He defends not extending payments to workers forced to stay at home with COVID. “They are hard decisions for government not to continue those emergency payments. But as a number of us, from the Prime Minister to the Treasurer and myself, have made clear over the last few days, we’ve taken the hard view that we simply can’t continue emergency payments, very expensive emergency payments, forever with the budget that’s one trillion dollars in debt.”

“We’ve all hoped and maybe concluded that maybe this thing’s over. And every time that’s been the case, this virus has mutated again. It’s become more infectious. It keeps coming back. And so we are moving into a different phase of the pandemic where we recognise that the virus is endemic in Australia. It’s deeply established. We’ve got millions of people [who] have had it, hundreds of thousands of people have it today. And we need to find a response to the pandemic that reflects that, that we have moved out of an emergency phase.”

The pandemic has put huge pressure on already faltering hospital systems.

“We are going to have to have a good, long, hard talk to states about the position of the hospital system. The head of Prime Minister and Cabinet and his colleagues that head the premiers’ departments, are working on that right now.”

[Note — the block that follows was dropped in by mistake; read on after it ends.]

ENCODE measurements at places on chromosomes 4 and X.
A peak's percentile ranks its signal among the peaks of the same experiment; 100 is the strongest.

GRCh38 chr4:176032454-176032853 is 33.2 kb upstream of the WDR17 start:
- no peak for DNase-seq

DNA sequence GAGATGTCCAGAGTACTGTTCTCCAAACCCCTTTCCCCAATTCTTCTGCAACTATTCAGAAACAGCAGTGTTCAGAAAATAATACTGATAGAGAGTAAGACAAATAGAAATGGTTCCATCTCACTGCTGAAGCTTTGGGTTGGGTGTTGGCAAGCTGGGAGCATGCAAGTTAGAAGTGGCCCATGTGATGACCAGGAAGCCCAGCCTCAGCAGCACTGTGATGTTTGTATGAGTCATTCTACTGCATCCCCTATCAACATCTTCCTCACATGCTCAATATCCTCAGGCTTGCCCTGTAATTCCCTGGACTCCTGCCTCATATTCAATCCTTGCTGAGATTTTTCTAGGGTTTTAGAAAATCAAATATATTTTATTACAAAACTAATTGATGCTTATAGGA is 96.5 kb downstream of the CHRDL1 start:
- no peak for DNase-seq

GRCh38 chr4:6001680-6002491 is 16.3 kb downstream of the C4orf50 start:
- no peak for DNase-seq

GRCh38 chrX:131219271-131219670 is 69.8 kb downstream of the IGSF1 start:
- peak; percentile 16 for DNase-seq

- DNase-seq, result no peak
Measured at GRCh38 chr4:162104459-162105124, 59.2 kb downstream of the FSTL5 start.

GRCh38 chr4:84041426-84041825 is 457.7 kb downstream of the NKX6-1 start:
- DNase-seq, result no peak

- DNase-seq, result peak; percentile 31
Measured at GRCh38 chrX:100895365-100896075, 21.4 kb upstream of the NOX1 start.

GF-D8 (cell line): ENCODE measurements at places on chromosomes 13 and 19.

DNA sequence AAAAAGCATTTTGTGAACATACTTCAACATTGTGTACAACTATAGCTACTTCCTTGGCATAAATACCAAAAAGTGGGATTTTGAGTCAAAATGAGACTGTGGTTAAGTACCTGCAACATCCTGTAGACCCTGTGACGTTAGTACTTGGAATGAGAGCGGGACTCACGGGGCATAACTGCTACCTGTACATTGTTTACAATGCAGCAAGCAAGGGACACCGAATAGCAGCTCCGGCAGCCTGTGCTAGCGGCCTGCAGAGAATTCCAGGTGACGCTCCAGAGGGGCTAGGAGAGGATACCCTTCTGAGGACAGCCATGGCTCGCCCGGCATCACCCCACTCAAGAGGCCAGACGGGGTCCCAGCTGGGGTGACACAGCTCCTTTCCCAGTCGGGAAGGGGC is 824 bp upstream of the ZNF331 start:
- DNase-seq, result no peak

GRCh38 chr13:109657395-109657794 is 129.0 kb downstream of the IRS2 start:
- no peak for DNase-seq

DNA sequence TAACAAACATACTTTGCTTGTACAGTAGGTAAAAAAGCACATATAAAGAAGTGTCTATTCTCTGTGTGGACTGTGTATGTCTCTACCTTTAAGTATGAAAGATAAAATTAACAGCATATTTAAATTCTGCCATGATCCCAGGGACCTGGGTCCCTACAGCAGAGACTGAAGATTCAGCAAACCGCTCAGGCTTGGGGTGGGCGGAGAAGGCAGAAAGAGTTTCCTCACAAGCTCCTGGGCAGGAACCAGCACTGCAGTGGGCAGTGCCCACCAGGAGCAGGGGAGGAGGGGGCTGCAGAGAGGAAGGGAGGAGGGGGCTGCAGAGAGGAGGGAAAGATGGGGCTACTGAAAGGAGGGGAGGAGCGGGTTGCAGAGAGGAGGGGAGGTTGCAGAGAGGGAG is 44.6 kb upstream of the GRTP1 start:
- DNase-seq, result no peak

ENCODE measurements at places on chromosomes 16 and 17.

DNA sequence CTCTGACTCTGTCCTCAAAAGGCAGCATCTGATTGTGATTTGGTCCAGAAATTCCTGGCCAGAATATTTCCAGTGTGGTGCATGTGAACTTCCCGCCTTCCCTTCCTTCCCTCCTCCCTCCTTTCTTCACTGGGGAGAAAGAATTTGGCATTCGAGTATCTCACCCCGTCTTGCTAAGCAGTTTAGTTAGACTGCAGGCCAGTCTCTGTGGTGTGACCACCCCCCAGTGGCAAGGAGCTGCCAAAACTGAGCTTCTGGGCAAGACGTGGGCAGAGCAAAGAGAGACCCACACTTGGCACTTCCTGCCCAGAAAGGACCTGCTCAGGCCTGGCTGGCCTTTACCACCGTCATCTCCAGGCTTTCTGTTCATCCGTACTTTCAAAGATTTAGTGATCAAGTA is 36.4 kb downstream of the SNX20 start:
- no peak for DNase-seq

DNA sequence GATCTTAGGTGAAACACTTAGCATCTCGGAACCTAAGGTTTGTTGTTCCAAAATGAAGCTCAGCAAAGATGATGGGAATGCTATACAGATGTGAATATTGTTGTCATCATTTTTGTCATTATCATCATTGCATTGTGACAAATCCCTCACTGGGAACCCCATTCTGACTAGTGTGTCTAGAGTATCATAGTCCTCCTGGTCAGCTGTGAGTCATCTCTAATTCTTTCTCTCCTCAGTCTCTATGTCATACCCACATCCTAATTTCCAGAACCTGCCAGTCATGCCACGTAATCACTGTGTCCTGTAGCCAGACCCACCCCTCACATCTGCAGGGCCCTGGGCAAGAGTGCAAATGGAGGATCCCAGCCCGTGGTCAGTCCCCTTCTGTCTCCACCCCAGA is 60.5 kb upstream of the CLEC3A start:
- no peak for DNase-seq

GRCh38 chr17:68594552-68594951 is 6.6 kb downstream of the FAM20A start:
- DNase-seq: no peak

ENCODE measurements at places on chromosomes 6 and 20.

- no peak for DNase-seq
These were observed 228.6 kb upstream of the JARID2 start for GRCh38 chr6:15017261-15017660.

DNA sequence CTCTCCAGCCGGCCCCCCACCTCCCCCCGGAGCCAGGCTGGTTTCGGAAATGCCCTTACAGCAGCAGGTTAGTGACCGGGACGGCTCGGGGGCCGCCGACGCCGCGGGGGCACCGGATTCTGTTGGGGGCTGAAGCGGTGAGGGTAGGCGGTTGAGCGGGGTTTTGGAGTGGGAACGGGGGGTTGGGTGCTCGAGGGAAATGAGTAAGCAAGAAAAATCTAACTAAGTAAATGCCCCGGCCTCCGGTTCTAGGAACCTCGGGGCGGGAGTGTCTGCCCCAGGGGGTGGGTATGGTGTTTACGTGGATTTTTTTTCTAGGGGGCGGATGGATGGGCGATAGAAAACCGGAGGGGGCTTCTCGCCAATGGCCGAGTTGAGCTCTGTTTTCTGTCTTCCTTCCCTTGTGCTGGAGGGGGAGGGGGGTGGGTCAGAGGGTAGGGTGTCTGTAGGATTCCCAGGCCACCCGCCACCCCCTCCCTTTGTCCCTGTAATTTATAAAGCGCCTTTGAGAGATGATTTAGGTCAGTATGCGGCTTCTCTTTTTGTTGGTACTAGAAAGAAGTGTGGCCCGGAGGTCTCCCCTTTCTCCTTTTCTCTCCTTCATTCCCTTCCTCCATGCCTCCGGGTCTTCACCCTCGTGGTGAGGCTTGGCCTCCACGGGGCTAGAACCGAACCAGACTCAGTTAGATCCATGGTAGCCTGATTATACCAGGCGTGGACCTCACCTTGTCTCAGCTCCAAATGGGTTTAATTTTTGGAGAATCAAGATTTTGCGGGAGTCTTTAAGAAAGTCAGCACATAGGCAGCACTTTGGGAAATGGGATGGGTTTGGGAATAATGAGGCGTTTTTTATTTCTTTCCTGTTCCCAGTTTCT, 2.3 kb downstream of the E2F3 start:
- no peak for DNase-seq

“But we also need to recognise that a lot of the pressure on our hospitals reflects the running down of general practice, the running down of aged care staffing arrangements, and as the Commonwealth has responsibility directly for those areas the best thing we can do in the immediate term to relieve pressure on our hospitals is to rebuild general practice, to strengthen Medicare and to put nurses back into nursing homes.”

Health ministers have agreed to meet on a monthly basis, and “to have a very early meeting dedicated just to these [health] workforce challenges”.

The problems facing the caring economy will be discussed at the September 1-2 jobs summit. “We know that the engine room of jobs growth really over coming years and decades will come from the health sector, the aged care, disability and early childhood sectors. So there will be a strong discussion, strong representation at the jobs summit around the care economy.”

‘Pandemic fatigue’ takes its toll of mandates and even the expert health advice

‘Pandemic fatigue’ takes its toll of mandates and even the expert health advice

July 12, 2022

As well as her interviews with politicians and experts, Politics with Michelle Grattan includes “Word from The Hill”, where she discusses the news with members of The Conversation politics team.